The Israeli government has declared the opening of its latest battle in the never-ending war on regulation and bureaucracy, with a plan it claims will lead to some 6% growth in GDP per capita within a decade, worth almost 75 billion shekels.
At a press conference on Tuesday with Prime Minister Naftali Bennett and Justice Minister Gideon Saar, Finance Minister Avigdor Liberman said that “these changes will save 7 billion-8 billion shekels a year, and will help us to avoid raising taxes in the future.”
Officials cited the OECD estimate that improving regulation in Israel, even just to the OECD average, will increase GDP per capita by 3.75% within five years and 5.75% within a decade (about NIS 75b.).
Said Bennett: “Our government is a government that cares about citizens and is engaged in making corrections. We have come to deal with genuine problems. Prices in Israel are very high. We are not prepared to accept this reality and need to tell the truth: The main factor, both for complications for businesses and for the cost-of-living, is government itself, Israeli governments. Instead of making life complicated, we need to level out the path. All of this is going to change. The government needs to serve citizens, not make them chase after it with stacks of forms. Therefore, we are all here. Today we are announcing the first step in our flagship economic plan for the self-employed and business-owners in Israel. Our goal is clear and our test is simple – to significantly reduce the bureaucracy over the businesses and citizens in the State of Israel.”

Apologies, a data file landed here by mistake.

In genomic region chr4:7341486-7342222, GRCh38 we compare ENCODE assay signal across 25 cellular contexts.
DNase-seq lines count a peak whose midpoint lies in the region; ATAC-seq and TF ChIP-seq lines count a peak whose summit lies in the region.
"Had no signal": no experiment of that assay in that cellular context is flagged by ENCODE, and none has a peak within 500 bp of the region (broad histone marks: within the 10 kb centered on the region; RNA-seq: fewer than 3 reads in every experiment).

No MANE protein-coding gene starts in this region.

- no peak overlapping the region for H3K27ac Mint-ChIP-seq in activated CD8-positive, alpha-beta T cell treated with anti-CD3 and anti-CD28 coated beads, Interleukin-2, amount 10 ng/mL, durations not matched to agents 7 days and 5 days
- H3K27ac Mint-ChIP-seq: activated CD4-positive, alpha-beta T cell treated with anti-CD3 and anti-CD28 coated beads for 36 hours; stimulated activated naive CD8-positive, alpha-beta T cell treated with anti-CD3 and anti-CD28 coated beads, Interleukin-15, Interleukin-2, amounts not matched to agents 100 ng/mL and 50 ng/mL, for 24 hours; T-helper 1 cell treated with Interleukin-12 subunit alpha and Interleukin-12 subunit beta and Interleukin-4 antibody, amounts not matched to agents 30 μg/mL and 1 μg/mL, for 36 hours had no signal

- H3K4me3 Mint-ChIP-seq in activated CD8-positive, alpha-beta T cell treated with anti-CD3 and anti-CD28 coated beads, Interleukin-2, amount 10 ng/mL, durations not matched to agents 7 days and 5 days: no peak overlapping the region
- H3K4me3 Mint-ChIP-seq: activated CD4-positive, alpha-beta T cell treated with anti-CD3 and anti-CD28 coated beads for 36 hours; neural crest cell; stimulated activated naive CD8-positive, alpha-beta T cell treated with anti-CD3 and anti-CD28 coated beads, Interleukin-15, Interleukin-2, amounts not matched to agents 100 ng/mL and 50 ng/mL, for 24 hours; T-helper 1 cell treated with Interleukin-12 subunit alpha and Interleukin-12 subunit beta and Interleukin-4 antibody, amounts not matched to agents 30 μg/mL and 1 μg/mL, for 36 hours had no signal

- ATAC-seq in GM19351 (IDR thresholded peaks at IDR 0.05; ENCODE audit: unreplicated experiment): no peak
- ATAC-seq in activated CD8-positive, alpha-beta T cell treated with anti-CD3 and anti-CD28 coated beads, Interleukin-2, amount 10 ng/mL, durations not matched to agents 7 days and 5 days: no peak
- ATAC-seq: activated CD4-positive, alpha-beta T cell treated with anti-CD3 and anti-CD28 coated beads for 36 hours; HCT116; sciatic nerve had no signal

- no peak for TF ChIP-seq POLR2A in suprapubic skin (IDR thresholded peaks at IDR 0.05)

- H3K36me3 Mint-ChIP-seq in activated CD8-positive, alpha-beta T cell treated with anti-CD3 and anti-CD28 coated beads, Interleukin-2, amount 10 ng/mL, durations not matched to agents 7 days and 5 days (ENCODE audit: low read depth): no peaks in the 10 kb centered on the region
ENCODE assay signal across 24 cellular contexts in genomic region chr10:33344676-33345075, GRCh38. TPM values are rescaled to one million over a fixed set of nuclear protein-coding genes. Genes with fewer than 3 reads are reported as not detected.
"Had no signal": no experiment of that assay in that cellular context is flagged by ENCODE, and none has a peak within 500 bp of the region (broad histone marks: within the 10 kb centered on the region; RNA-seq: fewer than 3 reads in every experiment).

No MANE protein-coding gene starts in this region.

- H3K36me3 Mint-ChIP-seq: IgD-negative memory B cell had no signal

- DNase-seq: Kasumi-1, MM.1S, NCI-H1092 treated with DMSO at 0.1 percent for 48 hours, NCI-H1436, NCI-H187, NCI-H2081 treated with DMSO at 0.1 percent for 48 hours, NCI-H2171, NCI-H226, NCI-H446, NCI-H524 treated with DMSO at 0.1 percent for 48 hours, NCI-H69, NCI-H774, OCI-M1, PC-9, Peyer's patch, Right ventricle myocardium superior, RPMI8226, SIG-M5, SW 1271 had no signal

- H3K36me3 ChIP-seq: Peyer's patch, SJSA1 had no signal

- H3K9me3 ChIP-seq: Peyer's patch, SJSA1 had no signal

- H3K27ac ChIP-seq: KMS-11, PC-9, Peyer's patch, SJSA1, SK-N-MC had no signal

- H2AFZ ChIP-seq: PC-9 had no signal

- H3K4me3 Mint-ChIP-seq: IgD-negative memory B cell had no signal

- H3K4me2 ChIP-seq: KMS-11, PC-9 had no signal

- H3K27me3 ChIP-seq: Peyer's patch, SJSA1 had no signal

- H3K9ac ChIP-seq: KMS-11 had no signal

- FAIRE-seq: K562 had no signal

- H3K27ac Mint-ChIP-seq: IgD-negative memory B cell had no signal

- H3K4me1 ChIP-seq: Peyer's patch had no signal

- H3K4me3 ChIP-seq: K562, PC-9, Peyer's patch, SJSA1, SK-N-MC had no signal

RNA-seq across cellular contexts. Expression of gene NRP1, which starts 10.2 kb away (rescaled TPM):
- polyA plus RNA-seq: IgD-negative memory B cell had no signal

Noting the prospective easements for small and medium-sized businesses, Bennett said, “Part of the reason that Israel’s hi-tech sector is so successful is that it is not subject to all of the types of regulations that a pizzeria in Rishon Lezion has to follow.”
Among the changes being considered: Establishment of a regulatory authority to examine, measure, coordinate and report on the matter; creating a system for defining the guiding principles for smart regulation; auditing existing regulations, measuring effectiveness and costs and require an “adopt or explain” approach to many existing regulations; streamlining the licensing application process for businesses.
Saar summed up the situation, noting the that deregulation efforts in the past have not been hugely successful:
“A deep process of deregulation is long overdue. Over the past decade, we heard many words and speeches about deregulation but very little was actually done. Regulation is essential but it must be put into a framework. We need a policy and law that will organize regulation in Israel and make it balanced and logical. We will deal with the excessive regulation that has accumulated in layers. We will create an annual plan for regulation that will ensure advance planning and certainty for businesses and, mainly, we will ensure that regulators internalize the costs to the public and oversee orderly processes,” he promised.